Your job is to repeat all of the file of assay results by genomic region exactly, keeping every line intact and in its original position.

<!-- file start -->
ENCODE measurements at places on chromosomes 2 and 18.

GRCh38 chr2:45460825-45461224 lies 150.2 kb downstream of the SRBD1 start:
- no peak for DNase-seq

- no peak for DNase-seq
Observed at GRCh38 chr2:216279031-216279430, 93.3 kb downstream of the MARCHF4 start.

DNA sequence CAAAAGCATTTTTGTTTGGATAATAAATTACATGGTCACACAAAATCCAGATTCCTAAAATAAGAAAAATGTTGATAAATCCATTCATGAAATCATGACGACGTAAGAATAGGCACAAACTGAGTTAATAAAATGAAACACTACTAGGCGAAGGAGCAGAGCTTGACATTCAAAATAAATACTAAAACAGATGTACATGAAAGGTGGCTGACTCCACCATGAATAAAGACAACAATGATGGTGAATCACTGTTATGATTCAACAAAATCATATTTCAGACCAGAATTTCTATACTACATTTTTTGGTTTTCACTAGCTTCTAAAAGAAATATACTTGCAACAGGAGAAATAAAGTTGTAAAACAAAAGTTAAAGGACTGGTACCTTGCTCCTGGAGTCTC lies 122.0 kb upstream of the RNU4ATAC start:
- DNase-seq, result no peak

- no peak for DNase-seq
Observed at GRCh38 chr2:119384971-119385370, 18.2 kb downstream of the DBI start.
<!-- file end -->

ENCODE measurements at places on chromosomes 2 and 18.

GRCh38 chr2:45460825-45461224 lies 150.2 kb downstream of the SRBD1 start:
- no peak for DNase-seq

- no peak for DNase-seq
Observed at GRCh38 chr2:216279031-216279430, 93.3 kb downstream of the MARCHF4 start.

DNA sequence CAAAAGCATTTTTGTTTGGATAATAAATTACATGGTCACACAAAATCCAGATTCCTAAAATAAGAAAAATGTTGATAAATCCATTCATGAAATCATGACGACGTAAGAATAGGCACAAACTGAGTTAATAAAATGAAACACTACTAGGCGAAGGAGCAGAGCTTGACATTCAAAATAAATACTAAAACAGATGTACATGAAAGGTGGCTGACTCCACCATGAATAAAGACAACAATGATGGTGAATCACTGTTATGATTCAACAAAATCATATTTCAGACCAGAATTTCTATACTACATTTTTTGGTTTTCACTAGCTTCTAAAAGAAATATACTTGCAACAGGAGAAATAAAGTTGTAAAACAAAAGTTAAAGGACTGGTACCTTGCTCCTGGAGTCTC lies 122.0 kb upstream of the RNU4ATAC start:
- DNase-seq, result no peak

- no peak for DNase-seq
Observed at GRCh38 chr2:119384971-119385370, 18.2 kb downstream of the DBI start.